Mental health and coping with addiction
On World Mental Health Day, it’s important to note just how wide-ranging the term truly is. Mental health encompasses a number of varied conditions, some of which still have stigmas attached.
Addiction, which can itself manifest in many ways, is one such condition that needs more open and empathetic public discussion. The stigma around alcohol and substance abuse in particular only serves to compound mental health problems, as feelings of shame put sufferers off seeking the help they require to get their lives back on track.
With that in mind, let’s mark World Mental Health Day by delving into addiction and what we can do about.
Addiction is more common than you might think. The charity Action on Addiction reports that as many as 1 in 3 people are addicted to something. It is defined as not having control over taking, using or doing something to the point where it adversely affects your health or your life.
The physical and mental “buzz” certain substances and activities initially bring can hook a person, as they start to repeatedly chase that feeling. Once a habit is formed it is tough to break. In other instances, a physical dependency forms, where the body comes to expect and require the substance.
In the case of gambling, gaming, shopping and more, the person gets an endorphin rush from small “achievements”, spurring them on to replicate that rush of success over and over. The highs can become harder to reach, fuelling problem behaviour.
An addict may suffer withdrawals, be they physical or mental, if they break the cycle. This discomfort often scares people into falling back into old habits.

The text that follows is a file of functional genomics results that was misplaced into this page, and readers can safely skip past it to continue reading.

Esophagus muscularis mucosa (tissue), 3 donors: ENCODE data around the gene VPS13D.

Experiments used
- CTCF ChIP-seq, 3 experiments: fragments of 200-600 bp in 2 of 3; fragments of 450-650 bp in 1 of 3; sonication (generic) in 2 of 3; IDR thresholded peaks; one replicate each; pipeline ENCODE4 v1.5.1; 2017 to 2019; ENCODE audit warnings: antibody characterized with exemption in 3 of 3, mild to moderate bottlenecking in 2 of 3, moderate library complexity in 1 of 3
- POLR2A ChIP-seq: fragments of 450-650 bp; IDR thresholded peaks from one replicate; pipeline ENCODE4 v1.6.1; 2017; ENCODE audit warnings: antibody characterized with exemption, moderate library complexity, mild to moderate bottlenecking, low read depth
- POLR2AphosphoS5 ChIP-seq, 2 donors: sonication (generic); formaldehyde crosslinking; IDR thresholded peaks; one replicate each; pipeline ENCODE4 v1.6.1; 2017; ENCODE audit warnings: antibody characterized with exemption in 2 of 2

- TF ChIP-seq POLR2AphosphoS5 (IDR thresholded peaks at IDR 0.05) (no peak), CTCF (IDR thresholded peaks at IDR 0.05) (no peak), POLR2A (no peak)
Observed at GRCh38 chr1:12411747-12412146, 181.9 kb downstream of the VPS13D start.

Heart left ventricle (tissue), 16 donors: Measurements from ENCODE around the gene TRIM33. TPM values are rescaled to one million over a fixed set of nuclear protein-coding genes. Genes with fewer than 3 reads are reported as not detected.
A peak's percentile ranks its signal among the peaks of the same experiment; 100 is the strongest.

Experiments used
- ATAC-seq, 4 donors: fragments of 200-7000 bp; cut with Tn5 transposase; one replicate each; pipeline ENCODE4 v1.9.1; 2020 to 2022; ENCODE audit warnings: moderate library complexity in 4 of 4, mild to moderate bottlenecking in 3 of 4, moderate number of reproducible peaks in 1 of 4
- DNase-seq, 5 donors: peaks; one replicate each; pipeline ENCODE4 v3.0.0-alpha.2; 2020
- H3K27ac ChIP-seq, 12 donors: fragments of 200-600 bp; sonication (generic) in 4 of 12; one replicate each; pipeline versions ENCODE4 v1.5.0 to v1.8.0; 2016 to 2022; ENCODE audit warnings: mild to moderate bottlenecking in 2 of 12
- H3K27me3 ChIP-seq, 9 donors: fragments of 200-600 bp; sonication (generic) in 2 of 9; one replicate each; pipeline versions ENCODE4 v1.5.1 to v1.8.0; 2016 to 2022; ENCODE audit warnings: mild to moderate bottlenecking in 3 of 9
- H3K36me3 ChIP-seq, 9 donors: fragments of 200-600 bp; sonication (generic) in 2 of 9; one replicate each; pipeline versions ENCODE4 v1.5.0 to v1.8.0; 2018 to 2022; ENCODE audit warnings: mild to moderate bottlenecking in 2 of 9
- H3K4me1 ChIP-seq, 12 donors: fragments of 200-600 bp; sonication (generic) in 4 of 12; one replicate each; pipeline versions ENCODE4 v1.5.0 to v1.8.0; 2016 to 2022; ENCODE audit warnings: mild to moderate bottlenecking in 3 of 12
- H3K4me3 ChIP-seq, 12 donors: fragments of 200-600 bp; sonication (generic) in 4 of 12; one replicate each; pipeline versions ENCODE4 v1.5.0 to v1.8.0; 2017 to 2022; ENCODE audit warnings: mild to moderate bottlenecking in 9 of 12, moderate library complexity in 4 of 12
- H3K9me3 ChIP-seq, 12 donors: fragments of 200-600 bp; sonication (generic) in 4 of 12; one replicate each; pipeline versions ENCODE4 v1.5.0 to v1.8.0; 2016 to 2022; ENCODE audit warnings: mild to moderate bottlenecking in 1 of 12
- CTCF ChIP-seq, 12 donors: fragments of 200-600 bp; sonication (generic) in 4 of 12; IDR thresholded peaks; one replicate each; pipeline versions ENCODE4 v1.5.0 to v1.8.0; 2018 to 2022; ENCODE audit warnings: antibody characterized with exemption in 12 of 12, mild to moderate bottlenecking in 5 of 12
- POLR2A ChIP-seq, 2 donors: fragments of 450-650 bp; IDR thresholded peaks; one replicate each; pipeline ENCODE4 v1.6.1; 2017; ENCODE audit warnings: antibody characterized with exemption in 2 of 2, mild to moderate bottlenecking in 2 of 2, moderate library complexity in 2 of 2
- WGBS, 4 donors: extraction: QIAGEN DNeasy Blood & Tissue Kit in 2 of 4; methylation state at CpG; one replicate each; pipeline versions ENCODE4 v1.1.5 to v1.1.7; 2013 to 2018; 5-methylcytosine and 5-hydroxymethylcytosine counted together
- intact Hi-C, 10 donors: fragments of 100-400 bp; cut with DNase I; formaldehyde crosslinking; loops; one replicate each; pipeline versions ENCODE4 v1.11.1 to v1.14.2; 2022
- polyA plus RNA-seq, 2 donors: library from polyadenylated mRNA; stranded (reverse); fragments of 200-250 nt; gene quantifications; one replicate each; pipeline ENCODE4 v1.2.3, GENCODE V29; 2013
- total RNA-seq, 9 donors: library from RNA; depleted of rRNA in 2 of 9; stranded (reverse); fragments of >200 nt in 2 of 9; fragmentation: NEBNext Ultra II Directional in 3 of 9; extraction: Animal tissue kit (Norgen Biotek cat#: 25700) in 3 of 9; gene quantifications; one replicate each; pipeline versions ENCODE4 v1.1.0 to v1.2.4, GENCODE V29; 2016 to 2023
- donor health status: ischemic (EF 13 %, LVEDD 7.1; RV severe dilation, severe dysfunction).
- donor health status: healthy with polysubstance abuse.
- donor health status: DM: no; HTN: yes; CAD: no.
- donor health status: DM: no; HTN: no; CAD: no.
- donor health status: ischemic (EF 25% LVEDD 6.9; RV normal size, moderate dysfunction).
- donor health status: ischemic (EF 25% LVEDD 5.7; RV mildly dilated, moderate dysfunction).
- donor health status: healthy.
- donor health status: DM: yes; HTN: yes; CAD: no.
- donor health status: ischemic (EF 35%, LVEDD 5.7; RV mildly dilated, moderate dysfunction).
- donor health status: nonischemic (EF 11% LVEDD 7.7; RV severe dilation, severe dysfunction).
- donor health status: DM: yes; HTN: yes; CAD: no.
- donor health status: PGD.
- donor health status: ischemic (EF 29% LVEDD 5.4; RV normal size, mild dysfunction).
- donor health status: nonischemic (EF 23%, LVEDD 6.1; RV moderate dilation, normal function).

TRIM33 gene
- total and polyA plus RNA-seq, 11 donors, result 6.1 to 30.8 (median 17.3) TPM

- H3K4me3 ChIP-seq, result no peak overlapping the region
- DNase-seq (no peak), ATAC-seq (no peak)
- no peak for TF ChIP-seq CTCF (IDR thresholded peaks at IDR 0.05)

While studies have suggested that some addictions are genetic, environmental factors such as being around other sufferers play a part. Addiction appears to offer a temporary escape from reality, so if people are going through hardships in their lives, they may be vulnerable. Depression, unemployment and poverty are potential triggers.
Trying to live with any addiction can impact relationships and work. When it comes to substances, addiction takes a physical and psychological toll.
Thankfully, addiction is highly treatable with plenty of avenues open for those seeking help. Talking about the problem is a major step towards healing. Opening up to friends and family will alleviate some of the emotional burden, while you can also enquire about the availability of an employee assistance programme (EAP) at work.
How to then manage the problem will depend on the addiction, as well as its severity. A GP can offer advice in this regard and tailored addiction service referrals. If physical withdrawals pose a risk to your health, for example, a specialised worker can help you safely navigate the symptoms. To get informed and get the ball rolling, drugs.ie is a good source of information on substance problems. Once you’re in a clearer frame of mind, seeking counselling can aid in managing triggers and maintaining a balanced, healthy life.
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